My Medication Changes Are All I Can Think About

Yesterday and today, my whole life is defined by medication changes. It’s all-consuming. I step back and look at myself in surprise, noticing

  • I sleep in 15 minute increments, then wake up
  • I can’t stop trembling or twitching, and it’s much worse in bed, when my muscles are more relaxed
  • I’m cold, no, wait, I’m hot, no, I’m freezing cold; I’m sweating a lot
  • The right side of my skull feels as though it’s being crushed
  • I can’t concentrate
  • I have somewhat more energy even though I’m tired
  • I don’t feel depressed

It’s bizarre. It’s hard, but the fact that my mood is lighter gives me hope. The trembling is so bad that I can hardly type. But underneath all strangeness, there is that sense that I might be okay emotionally, and I’m grasping at that, reaching to pull it through my foggy brain and tuck it securely into my heart.



  1. Hi, Q. You’ve been on my mind. Medication changes can be so hard. You are a warrior, my friend. Please be patient with yourself. šŸ’œšŸ’›


  2. I’m hearing how discombobulated you feel right now. I hope these side effects pass quickly and that the medication will be beneficial for you. You sound cautiously hopeful even amidst all of these side effects.


  3. Q, many of the symptoms you describe above are the symptoms of withdrawal and they’re so, so painful. My heart and thoughts are with you as you go through this transition. I was not taking the same dose you’re taking and I remember the hell I went through so I can only imagine what it is you’re feeling. Hold on, Q. Hold on.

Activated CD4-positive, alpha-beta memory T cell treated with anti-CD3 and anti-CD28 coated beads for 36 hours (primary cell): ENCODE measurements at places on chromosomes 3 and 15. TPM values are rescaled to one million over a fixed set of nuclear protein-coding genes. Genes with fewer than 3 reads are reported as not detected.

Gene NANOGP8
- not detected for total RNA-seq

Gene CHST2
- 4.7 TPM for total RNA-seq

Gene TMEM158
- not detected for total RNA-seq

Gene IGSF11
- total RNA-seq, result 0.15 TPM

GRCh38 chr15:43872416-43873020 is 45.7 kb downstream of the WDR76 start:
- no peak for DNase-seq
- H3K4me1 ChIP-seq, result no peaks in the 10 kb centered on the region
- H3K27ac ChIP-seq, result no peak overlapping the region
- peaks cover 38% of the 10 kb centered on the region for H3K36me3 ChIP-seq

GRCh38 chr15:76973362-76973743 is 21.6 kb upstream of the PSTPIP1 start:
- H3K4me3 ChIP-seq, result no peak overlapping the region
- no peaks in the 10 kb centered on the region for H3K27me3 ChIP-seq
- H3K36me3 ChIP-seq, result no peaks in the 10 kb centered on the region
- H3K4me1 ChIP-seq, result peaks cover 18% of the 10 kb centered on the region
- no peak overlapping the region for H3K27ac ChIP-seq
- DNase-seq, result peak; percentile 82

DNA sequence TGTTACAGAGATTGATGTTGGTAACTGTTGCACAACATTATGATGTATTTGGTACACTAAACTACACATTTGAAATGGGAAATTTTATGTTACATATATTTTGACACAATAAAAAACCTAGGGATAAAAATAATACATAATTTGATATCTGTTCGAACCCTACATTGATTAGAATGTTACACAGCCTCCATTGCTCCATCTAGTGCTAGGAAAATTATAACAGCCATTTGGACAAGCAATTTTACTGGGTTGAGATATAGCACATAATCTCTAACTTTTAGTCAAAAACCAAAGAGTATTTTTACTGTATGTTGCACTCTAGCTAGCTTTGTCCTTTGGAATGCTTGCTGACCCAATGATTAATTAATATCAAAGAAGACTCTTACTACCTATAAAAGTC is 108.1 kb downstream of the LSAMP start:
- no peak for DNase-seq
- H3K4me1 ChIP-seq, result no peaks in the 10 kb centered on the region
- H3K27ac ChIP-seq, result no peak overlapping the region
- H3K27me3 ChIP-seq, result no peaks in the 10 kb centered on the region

I remember needing to remind myself every half an hour that what I was experiencing was not inherently me. And I want to say the same to you. Gently. Kindly. Lovingly. This is not you. These are not all your thoughts. It’s the medication and the withdrawal, love. That’s what is making this feel so unbearable. You are experiencing hell, but it not innate. It’s the chemicals. Hold on, Q.


  4. I read this and thought, yup, a multitude of conflicting symptoms but right now they’re not tearing you down. The mood is different, some sort of shift almost, even for a little bit and it lets you feel lighter and buffer the full brunt of life’s blows. That reprieve is so vital for the healing process, for peace of mind. Good for you.

    Liked by 1 person

  5. I’m glad you feel lighter, that is a god sign. I’m not on medication for mental health, but when I’ve done med changes for my fibromyalgia, it is rough! I’m sorry you are going through this. I know it’s not easy. I really hope things have evened out somewhat for you by now. Xx


  6. […] Why yes, you have. I’ve been writing about this since January, when I climbed out of my bed (barely) to go to my first appointment with my new psychiatric nurse practitioner, Tabitha. She raised her eyebrows at the high dose of venlafaxine (Effexor) I’d been taking. So since then, I’ve complained about theĀ agitated mindĀ I experienced when I first decreased my dose. LaterĀ I wrote aboutĀ suicidal thoughts and spending too much time in bed.Ā And there was a post about how I couldn’t think about anything else. […]


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